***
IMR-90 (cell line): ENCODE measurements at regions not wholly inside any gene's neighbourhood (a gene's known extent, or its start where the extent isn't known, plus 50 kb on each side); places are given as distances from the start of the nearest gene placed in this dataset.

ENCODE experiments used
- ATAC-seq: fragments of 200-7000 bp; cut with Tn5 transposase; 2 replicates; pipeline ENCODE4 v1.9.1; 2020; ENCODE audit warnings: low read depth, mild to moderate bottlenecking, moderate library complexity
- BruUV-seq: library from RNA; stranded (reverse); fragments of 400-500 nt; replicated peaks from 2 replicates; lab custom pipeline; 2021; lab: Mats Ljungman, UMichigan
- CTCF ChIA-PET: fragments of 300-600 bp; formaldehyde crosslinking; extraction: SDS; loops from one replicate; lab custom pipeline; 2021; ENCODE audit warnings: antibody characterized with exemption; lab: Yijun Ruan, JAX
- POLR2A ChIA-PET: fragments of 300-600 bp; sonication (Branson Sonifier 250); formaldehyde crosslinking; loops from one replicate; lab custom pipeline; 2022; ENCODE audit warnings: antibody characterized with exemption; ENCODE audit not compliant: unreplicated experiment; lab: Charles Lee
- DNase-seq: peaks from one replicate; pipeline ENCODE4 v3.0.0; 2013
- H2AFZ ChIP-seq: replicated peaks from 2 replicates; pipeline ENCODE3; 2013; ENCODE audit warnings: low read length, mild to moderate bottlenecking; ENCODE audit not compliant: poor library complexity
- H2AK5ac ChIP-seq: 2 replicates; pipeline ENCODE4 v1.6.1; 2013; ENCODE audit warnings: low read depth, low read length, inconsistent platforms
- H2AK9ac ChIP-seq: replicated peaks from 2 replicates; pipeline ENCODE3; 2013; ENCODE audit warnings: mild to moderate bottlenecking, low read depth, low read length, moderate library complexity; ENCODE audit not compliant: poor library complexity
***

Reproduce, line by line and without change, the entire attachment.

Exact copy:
IMR-90 (cell line): ENCODE measurements at regions not wholly inside any gene's neighbourhood (a gene's known extent, or its start where the extent isn't known, plus 50 kb on each side); places are given as distances from the start of the nearest gene placed in this dataset.

ENCODE experiments used
- ATAC-seq: fragments of 200-7000 bp; cut with Tn5 transposase; 2 replicates; pipeline ENCODE4 v1.9.1; 2020; ENCODE audit warnings: low read depth, mild to moderate bottlenecking, moderate library complexity
- BruUV-seq: library from RNA; stranded (reverse); fragments of 400-500 nt; replicated peaks from 2 replicates; lab custom pipeline; 2021; lab: Mats Ljungman, UMichigan
- CTCF ChIA-PET: fragments of 300-600 bp; formaldehyde crosslinking; extraction: SDS; loops from one replicate; lab custom pipeline; 2021; ENCODE audit warnings: antibody characterized with exemption; lab: Yijun Ruan, JAX
- POLR2A ChIA-PET: fragments of 300-600 bp; sonication (Branson Sonifier 250); formaldehyde crosslinking; loops from one replicate; lab custom pipeline; 2022; ENCODE audit warnings: antibody characterized with exemption; ENCODE audit not compliant: unreplicated experiment; lab: Charles Lee
- DNase-seq: peaks from one replicate; pipeline ENCODE4 v3.0.0; 2013
- H2AFZ ChIP-seq: replicated peaks from 2 replicates; pipeline ENCODE3; 2013; ENCODE audit warnings: low read length, mild to moderate bottlenecking; ENCODE audit not compliant: poor library complexity
- H2AK5ac ChIP-seq: 2 replicates; pipeline ENCODE4 v1.6.1; 2013; ENCODE audit warnings: low read depth, low read length, inconsistent platforms
- H2AK9ac ChIP-seq: replicated peaks from 2 replicates; pipeline ENCODE3; 2013; ENCODE audit warnings: mild to moderate bottlenecking, low read depth, low read length, moderate library complexity; ENCODE audit not compliant: poor library complexity